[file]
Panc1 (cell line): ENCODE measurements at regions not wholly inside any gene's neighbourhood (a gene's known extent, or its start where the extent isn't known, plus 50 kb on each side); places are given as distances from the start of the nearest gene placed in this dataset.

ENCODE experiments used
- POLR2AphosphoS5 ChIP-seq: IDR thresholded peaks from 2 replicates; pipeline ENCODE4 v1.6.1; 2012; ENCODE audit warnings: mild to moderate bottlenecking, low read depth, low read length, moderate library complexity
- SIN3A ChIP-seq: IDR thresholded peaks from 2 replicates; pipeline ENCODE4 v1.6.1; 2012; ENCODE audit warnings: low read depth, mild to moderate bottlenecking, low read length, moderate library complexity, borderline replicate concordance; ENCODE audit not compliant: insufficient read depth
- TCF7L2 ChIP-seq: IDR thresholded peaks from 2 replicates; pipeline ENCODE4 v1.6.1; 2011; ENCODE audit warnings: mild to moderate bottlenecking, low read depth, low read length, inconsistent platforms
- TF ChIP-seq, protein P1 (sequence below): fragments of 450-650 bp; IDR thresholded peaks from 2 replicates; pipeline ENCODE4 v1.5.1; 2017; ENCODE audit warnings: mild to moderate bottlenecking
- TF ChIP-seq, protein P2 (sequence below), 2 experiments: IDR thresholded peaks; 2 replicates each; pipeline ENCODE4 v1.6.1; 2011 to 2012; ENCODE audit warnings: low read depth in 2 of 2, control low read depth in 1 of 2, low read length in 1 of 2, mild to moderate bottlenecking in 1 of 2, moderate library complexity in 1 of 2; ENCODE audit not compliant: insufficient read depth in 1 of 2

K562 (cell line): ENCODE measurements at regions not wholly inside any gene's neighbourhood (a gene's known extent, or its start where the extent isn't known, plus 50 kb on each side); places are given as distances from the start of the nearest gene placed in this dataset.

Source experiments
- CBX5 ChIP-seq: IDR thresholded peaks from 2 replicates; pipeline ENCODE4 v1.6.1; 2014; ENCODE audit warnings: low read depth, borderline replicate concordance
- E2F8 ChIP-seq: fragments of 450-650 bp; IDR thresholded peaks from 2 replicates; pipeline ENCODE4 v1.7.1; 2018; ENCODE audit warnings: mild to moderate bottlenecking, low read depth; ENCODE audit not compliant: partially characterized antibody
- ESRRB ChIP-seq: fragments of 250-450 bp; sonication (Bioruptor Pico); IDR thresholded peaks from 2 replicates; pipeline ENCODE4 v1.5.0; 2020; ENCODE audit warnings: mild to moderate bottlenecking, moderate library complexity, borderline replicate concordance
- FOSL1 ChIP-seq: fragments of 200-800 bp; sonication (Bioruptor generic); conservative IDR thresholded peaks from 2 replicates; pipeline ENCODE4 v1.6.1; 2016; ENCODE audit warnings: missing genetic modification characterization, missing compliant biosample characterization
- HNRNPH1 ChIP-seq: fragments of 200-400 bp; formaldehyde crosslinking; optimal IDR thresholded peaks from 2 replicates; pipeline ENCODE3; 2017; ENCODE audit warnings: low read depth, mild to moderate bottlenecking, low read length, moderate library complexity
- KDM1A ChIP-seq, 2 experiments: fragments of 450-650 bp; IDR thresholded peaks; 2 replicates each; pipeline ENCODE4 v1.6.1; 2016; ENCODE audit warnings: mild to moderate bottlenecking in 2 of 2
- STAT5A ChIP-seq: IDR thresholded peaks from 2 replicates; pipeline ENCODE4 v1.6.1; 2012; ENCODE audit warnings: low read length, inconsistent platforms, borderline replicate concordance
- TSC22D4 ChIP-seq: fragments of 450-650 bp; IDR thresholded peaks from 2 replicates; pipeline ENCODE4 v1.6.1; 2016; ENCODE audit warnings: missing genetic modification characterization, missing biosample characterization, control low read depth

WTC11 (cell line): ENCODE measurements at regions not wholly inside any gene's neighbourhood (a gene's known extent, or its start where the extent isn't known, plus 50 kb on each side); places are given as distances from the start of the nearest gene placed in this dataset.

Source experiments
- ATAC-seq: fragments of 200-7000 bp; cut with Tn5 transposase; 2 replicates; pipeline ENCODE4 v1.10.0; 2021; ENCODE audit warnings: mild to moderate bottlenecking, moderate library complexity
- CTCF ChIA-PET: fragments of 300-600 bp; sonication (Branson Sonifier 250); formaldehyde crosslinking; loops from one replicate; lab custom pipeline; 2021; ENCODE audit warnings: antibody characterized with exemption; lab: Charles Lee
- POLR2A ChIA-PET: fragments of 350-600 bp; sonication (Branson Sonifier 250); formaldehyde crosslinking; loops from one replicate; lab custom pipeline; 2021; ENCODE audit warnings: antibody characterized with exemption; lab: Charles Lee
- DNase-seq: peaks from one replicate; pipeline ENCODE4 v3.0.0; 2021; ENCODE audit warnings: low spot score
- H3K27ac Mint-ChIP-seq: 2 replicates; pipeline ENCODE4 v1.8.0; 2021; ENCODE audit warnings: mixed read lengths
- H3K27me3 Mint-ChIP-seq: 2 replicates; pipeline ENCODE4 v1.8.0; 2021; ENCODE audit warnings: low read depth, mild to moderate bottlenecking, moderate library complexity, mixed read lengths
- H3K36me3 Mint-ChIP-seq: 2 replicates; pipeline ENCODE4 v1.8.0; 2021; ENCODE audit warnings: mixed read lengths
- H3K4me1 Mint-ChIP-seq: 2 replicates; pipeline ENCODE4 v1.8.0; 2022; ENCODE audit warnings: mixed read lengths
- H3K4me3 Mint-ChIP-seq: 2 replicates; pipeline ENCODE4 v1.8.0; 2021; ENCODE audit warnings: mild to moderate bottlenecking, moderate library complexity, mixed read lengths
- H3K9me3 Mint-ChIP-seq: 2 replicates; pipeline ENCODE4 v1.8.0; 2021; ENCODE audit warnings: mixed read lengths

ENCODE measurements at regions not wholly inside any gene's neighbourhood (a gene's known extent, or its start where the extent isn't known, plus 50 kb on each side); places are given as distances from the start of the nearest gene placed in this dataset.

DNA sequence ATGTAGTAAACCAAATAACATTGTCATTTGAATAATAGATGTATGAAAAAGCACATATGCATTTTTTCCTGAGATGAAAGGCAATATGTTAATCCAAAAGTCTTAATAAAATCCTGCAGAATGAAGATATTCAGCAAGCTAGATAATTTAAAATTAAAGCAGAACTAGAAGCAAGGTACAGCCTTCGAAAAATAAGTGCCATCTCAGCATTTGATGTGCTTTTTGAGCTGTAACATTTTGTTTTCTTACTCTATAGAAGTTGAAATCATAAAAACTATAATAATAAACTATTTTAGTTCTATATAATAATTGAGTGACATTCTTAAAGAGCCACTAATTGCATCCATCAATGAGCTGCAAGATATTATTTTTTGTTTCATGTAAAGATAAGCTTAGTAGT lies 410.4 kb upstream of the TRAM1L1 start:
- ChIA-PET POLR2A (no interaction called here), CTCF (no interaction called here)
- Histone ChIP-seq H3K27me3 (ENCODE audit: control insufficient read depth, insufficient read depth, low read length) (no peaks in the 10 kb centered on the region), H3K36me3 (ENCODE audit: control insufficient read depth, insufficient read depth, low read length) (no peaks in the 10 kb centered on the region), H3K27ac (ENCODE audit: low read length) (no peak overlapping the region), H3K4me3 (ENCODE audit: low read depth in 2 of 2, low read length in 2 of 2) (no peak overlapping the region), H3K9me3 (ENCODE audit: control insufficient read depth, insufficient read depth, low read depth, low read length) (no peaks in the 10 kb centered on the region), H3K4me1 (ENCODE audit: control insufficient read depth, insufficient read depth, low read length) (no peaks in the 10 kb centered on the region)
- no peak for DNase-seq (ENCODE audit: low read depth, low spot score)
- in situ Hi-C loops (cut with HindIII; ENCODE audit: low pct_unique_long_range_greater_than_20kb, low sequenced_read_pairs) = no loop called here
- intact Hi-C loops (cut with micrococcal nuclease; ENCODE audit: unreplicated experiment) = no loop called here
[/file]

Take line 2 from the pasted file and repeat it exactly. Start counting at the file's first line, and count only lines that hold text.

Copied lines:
ENCODE experiments used